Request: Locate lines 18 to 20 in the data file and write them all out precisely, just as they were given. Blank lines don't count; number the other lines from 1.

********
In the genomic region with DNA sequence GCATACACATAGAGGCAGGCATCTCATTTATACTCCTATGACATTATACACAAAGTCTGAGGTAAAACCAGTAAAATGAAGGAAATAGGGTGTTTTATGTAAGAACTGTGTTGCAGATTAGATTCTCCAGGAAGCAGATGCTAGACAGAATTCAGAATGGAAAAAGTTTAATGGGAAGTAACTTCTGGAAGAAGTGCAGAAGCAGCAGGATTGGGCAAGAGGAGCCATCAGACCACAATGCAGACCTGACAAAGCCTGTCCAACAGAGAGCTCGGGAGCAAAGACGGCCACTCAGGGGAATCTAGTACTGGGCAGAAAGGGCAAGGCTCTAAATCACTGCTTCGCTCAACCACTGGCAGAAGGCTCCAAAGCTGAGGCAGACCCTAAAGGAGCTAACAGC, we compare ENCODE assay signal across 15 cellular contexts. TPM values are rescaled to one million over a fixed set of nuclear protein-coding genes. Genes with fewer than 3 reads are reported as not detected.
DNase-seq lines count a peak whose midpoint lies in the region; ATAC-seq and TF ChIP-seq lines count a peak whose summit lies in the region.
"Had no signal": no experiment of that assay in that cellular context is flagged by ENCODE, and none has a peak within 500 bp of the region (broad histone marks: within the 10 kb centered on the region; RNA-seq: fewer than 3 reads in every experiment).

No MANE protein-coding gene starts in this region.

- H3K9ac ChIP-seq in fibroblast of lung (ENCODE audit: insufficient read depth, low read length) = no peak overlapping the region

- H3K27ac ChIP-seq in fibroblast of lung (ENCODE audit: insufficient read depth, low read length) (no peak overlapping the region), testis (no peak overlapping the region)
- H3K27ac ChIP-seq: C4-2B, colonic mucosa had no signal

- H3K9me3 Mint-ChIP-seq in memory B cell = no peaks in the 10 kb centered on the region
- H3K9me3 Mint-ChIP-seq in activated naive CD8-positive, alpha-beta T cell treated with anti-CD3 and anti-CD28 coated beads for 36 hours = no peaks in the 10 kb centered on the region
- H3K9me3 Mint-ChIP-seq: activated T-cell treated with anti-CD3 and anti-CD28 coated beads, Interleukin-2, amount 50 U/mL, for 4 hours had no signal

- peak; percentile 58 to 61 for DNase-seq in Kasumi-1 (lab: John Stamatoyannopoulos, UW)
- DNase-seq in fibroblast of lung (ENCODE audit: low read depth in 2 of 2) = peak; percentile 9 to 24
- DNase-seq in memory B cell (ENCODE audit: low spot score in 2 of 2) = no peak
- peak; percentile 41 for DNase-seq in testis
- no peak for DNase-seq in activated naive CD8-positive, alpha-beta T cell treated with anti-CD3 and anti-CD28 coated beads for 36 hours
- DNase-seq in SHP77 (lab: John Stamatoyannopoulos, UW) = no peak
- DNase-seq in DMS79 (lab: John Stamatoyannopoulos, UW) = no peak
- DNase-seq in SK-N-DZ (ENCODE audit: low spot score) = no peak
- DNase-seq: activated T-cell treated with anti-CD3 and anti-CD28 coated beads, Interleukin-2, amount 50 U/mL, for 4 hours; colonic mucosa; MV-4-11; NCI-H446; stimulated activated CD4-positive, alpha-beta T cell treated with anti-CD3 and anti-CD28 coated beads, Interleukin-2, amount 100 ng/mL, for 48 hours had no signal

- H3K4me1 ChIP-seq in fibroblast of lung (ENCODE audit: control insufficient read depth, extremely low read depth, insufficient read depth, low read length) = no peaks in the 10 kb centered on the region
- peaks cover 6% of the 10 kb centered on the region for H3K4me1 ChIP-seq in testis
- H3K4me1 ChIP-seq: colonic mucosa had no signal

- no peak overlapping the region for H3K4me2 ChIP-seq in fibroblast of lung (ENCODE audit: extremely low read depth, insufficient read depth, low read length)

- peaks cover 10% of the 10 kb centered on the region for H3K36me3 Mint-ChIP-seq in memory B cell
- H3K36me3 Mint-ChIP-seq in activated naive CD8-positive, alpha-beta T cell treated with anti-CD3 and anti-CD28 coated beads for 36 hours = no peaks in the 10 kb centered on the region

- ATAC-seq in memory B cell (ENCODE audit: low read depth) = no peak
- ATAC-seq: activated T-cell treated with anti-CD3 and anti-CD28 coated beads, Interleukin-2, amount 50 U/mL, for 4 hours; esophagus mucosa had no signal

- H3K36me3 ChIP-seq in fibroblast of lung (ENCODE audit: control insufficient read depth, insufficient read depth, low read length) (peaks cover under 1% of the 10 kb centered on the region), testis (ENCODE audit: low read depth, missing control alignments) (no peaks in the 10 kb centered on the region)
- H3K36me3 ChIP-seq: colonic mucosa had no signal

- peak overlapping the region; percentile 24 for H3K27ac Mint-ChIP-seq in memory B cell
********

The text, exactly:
- DNase-seq in SK-N-DZ (ENCODE audit: low spot score) = no peak
- DNase-seq: activated T-cell treated with anti-CD3 and anti-CD28 coated beads, Interleukin-2, amount 50 U/mL, for 4 hours; colonic mucosa; MV-4-11; NCI-H446; stimulated activated CD4-positive, alpha-beta T cell treated with anti-CD3 and anti-CD28 coated beads, Interleukin-2, amount 100 ng/mL, for 48 hours had no signal

- H3K4me1 ChIP-seq in fibroblast of lung (ENCODE audit: control insufficient read depth, extremely low read depth, insufficient read depth, low read length) = no peaks in the 10 kb centered on the region